This Graphic Shows Where Every Region in the World Gets Its Food From

By Noah Kaufman |

© Fanatic Studio / Alamy Stock Photo

Where do you think the ingredients in the sandwich you ate for lunch came from? It’s tougher to guess than you might think. The International Center of Tropical Agriculture conducted a massive, three-year-long survey of 150 countries around the world to see where the food they eat actually comes from. It turns out the world is tied together by quite a tangled web of food. You can see in the Spirograph-esque graphic below that no region in the world is remotely self-sufficient. And, as Fast Company points out, it shows how many parts of the world actually run a calorie deficit, meaning that they export much more food than they take in. 

There are two serious issues with countries running calorie deficits like the ones on these charts.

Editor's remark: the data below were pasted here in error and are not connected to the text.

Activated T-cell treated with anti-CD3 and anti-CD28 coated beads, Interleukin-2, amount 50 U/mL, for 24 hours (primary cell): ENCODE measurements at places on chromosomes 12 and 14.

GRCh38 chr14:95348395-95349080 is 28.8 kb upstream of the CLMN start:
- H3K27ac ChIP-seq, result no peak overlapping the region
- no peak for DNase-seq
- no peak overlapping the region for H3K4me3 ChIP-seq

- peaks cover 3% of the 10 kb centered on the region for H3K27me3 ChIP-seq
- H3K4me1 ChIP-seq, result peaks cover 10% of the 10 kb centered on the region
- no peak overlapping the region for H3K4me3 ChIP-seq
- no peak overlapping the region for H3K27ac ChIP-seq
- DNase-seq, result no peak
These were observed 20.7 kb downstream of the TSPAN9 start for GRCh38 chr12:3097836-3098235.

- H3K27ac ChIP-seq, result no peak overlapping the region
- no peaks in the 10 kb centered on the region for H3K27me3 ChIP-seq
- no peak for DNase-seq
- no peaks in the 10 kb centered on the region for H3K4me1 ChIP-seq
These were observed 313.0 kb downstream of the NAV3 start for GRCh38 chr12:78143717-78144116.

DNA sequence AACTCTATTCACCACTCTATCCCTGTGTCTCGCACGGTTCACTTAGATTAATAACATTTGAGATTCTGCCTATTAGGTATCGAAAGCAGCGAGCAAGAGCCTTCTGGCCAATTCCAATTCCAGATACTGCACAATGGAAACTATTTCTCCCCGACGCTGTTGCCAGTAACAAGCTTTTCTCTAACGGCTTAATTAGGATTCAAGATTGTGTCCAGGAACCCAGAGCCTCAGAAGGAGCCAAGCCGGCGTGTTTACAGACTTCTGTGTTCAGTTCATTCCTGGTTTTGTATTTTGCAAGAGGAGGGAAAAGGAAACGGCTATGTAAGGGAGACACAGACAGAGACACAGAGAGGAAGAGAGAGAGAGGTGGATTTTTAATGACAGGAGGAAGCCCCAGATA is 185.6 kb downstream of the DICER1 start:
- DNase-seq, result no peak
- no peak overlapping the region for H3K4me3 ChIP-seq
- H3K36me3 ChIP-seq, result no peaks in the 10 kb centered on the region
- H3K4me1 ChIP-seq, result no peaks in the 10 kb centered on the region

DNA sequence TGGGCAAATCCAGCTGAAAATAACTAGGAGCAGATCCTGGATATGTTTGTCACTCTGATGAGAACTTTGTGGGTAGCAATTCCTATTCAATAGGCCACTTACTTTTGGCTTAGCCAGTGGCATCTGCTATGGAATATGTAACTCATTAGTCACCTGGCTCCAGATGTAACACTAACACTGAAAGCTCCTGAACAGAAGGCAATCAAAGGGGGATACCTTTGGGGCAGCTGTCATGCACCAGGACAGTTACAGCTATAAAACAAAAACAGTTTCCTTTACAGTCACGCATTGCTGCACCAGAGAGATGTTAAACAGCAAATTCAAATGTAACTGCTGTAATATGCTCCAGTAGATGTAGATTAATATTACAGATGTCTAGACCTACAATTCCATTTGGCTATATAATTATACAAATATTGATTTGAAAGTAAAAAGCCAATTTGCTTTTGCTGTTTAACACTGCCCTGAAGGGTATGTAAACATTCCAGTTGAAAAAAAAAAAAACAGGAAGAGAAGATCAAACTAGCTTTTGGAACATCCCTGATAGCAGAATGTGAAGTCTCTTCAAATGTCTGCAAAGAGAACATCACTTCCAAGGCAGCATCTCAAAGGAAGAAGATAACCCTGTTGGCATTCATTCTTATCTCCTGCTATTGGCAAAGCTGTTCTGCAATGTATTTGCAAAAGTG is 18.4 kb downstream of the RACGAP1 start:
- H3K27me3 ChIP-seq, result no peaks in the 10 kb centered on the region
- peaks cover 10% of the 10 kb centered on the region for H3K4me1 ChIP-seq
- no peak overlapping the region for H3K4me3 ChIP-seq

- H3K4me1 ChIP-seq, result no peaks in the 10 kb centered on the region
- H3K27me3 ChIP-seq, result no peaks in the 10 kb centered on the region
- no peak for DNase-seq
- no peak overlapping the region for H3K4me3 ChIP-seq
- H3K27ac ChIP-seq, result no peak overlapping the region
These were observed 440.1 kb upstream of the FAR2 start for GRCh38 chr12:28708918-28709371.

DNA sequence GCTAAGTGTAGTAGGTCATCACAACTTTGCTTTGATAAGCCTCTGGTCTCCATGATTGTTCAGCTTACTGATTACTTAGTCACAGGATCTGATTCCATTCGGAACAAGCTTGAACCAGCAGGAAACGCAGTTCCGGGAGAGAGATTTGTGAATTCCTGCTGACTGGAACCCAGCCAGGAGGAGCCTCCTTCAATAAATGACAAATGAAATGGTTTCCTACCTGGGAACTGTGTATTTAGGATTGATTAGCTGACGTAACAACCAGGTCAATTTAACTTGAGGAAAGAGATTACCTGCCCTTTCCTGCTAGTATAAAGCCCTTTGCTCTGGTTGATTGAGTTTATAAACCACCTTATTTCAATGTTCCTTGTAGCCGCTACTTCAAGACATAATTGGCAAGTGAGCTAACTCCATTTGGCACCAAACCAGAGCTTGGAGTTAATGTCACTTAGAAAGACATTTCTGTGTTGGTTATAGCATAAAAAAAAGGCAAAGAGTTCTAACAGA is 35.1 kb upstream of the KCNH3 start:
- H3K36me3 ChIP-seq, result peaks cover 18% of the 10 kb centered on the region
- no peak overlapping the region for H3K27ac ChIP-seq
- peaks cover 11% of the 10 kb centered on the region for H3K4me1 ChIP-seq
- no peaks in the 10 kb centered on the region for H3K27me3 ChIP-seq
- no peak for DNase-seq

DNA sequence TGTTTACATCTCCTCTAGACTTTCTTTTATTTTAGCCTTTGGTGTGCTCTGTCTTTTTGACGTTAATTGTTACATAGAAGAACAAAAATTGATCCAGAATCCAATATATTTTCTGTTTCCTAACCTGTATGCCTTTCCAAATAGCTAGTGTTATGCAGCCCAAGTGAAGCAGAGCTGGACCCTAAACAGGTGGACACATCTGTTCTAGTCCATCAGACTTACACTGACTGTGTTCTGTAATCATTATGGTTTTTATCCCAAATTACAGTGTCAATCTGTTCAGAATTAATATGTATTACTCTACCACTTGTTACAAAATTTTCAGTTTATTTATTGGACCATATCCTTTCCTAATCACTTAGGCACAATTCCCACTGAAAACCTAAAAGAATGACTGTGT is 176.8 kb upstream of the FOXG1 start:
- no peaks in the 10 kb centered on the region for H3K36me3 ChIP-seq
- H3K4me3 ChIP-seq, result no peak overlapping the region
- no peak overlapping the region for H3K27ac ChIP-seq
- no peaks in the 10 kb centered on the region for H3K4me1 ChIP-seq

The first one is moral. In countries in Southeast Asia, for example, which ship everything from rice to persimmons all over the world, it’s not uncommon for between 10 and 15 percent of the population to go hungry. The implication of running a calorie deficit is that at least some of that food could be eaten locally instead of in some far-flung part of the world.

The other issue though, as the web makes clear, is that a blow to certain parts of the world can be a blow to the whole global food supply. If a typhoon hits in the South China Sea, it can wreak havoc on the other side of the Pacific as well. 

The web is an interesting reminder that we’re all interconnected, not just through our Facebooking and tweeting, but through something much more tangible. And usually delicious. 

[h/t Gizmodo]

Related: Introducing Daily Table: The Grocery Store that Wants to Take on McDonald's 
A Start-Up that Is Saving the World's Ugly Food 
That Time the UN Served World Leaders Garbage